Leader Blues

Wednesday, October 01, 2008

EDITORIAL >>Bailout plan must pass

Congress this week confronts a dilemma none of us ever wants to face, a choice between two distasteful, unpopular and potentially ruinous courses. The House of Representatives on Monday took the riskiest and we believe the unwisest course when a majority defeated the Bush administration’s $700 billion bailout of troubled banks. It will have another chance tomorrow, and all of us should pray that courage prevails.

It is worth noting that Arkansas’ delegation in the House, a Republican and three Democrats, voted for the package and in a remarkable show of unity issued a joint statement. When has that ever happened?

No one can be even vaguely confident that the bailout will work — that is, that it will restore enough liquidity in the banking system to break up the thrombosis in the credit market. If it doesn’t, we are headed for deep trouble indeed, all of us. Without credit, the American economy will grind to a standstill and so perhaps will the major economies of the world, which have absorbed part of our bad debts. We have had global recessions before, and two global depressions, and we do not want to go there.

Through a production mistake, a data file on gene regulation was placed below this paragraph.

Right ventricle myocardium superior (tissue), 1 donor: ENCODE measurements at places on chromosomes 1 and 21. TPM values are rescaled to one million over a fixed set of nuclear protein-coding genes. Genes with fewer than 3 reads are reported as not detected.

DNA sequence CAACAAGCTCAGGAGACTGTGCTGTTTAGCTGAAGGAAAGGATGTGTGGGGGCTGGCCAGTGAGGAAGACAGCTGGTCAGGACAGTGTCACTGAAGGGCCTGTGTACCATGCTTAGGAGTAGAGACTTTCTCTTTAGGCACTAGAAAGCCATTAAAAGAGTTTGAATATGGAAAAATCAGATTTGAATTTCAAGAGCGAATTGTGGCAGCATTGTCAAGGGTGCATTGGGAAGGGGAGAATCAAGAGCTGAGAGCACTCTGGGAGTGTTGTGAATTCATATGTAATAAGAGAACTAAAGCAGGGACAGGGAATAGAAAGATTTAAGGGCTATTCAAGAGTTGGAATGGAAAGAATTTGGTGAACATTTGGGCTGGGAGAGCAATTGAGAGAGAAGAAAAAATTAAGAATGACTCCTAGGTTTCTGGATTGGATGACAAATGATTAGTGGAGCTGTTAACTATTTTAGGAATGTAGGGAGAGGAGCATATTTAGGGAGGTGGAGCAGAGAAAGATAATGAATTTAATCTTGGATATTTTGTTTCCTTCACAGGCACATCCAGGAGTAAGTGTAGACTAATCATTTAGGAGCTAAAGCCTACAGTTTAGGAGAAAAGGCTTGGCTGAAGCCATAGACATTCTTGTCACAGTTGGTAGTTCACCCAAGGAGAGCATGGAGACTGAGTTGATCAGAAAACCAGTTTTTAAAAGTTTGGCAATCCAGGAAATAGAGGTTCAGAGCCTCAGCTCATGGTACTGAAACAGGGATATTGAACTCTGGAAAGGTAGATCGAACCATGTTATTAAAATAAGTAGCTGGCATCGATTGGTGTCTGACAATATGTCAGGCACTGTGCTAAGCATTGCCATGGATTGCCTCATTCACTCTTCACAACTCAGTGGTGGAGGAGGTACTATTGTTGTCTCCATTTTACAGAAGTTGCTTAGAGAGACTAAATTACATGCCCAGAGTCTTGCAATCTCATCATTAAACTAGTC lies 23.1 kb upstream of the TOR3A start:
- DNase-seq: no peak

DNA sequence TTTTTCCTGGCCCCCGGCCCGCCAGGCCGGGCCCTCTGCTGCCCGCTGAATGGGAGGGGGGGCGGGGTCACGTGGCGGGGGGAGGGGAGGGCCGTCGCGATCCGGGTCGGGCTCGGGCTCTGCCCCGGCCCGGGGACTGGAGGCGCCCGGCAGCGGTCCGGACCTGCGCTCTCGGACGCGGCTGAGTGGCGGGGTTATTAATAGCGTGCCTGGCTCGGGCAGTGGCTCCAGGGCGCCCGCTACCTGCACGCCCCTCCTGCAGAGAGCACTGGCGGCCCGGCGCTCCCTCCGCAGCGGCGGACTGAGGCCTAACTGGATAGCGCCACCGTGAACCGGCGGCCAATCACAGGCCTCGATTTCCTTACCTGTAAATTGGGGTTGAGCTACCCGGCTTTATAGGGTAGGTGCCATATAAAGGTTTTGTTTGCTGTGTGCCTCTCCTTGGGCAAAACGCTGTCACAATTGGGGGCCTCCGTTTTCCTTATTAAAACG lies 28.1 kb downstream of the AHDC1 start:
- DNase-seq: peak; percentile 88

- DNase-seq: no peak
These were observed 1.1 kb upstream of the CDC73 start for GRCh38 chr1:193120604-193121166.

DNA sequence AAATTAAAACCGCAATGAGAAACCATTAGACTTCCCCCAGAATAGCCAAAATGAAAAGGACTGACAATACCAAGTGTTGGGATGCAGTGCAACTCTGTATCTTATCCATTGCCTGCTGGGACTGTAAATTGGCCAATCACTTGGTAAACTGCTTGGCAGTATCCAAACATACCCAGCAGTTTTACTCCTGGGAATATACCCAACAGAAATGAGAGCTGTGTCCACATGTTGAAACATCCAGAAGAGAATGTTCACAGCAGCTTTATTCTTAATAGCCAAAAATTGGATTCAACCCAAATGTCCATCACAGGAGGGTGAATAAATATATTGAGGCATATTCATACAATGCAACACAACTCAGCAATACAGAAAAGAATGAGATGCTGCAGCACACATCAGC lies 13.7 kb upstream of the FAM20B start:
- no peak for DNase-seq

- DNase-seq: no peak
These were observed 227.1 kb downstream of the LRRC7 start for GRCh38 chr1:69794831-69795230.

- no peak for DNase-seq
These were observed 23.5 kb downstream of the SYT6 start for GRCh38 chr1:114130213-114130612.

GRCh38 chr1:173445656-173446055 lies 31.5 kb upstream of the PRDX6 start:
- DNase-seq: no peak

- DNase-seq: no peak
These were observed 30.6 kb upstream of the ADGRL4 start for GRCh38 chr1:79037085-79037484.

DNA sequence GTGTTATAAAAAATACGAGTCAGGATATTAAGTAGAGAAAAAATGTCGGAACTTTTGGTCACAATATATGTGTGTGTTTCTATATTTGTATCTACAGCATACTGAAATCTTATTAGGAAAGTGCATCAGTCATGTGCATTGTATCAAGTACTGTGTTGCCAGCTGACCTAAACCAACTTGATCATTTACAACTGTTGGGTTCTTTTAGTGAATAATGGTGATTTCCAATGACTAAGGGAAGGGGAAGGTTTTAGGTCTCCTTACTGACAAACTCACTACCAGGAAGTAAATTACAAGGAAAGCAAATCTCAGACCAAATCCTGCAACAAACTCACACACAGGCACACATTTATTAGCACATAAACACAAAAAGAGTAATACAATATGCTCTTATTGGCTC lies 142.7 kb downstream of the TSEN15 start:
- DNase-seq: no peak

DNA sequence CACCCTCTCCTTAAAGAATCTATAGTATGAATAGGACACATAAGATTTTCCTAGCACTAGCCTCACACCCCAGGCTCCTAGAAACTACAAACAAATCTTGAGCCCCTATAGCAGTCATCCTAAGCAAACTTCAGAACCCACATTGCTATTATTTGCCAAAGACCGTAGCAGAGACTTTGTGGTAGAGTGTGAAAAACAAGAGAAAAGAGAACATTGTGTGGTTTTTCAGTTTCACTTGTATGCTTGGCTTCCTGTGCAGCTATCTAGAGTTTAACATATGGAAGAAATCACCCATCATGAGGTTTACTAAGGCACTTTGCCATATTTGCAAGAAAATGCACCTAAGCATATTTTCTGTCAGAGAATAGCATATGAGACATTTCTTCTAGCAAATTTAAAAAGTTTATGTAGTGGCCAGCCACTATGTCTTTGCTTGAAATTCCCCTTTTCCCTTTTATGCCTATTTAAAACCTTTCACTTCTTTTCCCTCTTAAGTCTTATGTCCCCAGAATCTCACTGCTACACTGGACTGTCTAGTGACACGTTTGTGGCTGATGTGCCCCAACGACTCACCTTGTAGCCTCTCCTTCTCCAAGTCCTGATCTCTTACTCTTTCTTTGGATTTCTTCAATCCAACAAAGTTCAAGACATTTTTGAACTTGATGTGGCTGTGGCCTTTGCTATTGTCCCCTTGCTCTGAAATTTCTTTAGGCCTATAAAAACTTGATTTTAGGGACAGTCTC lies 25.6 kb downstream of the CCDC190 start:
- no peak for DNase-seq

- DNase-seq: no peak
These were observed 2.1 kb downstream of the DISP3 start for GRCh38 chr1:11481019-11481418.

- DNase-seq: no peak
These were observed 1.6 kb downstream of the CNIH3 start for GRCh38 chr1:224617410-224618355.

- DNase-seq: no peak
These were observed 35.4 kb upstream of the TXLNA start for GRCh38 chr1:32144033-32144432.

So a vote for the bailout is a huge political risk for members of Congress who are running for re-election in five weeks. All of us, conservative and liberal alike, have a not wholly irrational horror of using our tax dollars to rescue men and institutions whose greed and carelessness put the country in such peril. The politically safer course is to vote no and hope that the disorder does not visibly worsen by Nov. 4, election day. Every member of Sen. John McCain’s home-state delegation and nearly all from George W. Bush’s Texas took the safer route and voted against their leaders.

For once we are convinced that we elect sturdier sorts in Arkansas. Their constituents are no happier about a financial bailout than Texans and Arizonans, although it doubtless helps that none of the four here has a serious race on his hands.

Whatever the chances are that the massive government purchase of bad debts will work, they are odds that any patriotic lawmaker ought to take. If the chances were only one in three that credit would be unlocked, it would be worth the risk. Who, after all, would thoughtfully choose the odds for a global depression?